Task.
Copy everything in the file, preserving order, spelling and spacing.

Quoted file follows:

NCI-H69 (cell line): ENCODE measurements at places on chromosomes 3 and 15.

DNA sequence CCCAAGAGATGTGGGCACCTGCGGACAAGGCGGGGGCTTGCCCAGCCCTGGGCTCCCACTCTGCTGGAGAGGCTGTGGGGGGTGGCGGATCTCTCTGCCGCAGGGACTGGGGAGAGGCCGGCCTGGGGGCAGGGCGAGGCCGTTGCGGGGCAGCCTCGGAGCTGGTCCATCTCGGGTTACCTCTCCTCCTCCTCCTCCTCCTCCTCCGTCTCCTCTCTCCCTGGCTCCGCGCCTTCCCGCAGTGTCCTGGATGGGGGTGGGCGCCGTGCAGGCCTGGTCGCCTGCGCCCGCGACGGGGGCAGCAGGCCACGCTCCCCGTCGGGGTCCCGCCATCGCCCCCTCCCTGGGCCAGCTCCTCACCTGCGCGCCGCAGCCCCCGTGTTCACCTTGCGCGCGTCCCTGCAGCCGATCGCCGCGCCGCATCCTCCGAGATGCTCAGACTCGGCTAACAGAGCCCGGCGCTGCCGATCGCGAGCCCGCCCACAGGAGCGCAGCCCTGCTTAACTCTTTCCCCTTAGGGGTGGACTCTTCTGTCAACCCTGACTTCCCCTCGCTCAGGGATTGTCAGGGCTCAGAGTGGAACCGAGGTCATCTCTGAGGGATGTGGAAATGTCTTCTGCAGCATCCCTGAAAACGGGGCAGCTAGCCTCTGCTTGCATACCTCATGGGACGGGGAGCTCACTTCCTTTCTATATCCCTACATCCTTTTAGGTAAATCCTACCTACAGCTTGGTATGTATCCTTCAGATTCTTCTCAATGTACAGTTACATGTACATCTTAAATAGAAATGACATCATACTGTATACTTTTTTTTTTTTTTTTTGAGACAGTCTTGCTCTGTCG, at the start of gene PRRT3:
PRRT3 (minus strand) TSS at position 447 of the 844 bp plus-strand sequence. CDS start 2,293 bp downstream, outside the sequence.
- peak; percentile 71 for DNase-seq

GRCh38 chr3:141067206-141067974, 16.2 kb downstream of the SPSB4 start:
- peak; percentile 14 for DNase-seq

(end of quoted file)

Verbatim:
NCI-H69 (cell line): ENCODE measurements at places on chromosomes 3 and 15.

DNA sequence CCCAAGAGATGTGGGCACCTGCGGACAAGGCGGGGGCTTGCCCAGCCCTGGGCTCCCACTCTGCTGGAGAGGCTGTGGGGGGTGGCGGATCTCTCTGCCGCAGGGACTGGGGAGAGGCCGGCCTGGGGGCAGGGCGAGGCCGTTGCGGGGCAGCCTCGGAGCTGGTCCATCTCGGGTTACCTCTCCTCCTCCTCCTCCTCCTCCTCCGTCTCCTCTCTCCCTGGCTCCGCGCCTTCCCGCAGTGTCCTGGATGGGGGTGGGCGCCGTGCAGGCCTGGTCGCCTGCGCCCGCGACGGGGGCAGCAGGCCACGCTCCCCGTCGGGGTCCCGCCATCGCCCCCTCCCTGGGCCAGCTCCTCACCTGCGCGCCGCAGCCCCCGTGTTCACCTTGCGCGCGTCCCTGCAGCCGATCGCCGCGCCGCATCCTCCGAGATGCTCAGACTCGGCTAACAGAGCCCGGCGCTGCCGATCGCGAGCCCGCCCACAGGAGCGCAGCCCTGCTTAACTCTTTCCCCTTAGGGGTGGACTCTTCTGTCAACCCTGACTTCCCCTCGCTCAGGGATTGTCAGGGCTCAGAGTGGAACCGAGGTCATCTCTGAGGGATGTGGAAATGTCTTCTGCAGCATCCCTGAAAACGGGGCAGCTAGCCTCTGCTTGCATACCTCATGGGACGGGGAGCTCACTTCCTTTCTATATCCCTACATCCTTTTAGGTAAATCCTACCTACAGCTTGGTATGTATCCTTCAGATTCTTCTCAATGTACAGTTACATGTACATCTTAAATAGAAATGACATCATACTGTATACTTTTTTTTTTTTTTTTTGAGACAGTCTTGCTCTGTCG, at the start of gene PRRT3:
PRRT3 (minus strand) TSS at position 447 of the 844 bp plus-strand sequence. CDS start 2,293 bp downstream, outside the sequence.
- peak; percentile 71 for DNase-seq

GRCh38 chr3:141067206-141067974, 16.2 kb downstream of the SPSB4 start:
- peak; percentile 14 for DNase-seq